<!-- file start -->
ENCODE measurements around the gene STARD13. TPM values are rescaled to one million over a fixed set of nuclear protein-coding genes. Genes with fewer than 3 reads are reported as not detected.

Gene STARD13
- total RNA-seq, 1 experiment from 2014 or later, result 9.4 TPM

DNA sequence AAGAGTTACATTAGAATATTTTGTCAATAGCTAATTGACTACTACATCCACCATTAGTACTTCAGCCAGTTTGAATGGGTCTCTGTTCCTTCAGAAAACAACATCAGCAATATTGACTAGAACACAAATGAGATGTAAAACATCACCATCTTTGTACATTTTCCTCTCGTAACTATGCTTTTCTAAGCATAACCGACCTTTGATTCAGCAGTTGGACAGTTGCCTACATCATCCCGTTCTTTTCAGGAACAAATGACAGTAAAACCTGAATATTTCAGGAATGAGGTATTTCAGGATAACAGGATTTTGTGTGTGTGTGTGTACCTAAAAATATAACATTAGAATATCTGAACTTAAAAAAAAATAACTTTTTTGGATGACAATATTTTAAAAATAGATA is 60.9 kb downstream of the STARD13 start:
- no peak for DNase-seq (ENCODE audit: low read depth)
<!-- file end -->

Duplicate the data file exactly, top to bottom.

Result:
ENCODE measurements around the gene STARD13. TPM values are rescaled to one million over a fixed set of nuclear protein-coding genes. Genes with fewer than 3 reads are reported as not detected.

Gene STARD13
- total RNA-seq, 1 experiment from 2014 or later, result 9.4 TPM

DNA sequence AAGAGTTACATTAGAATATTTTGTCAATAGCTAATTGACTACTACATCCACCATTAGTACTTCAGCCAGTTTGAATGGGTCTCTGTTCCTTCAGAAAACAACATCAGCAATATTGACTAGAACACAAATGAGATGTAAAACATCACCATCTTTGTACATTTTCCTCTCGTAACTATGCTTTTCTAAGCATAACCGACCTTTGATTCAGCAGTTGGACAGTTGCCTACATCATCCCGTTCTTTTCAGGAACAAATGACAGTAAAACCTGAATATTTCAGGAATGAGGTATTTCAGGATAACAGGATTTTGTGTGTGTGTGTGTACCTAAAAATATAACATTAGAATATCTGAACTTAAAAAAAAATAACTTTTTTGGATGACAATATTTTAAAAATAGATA is 60.9 kb downstream of the STARD13 start:
- no peak for DNase-seq (ENCODE audit: low read depth)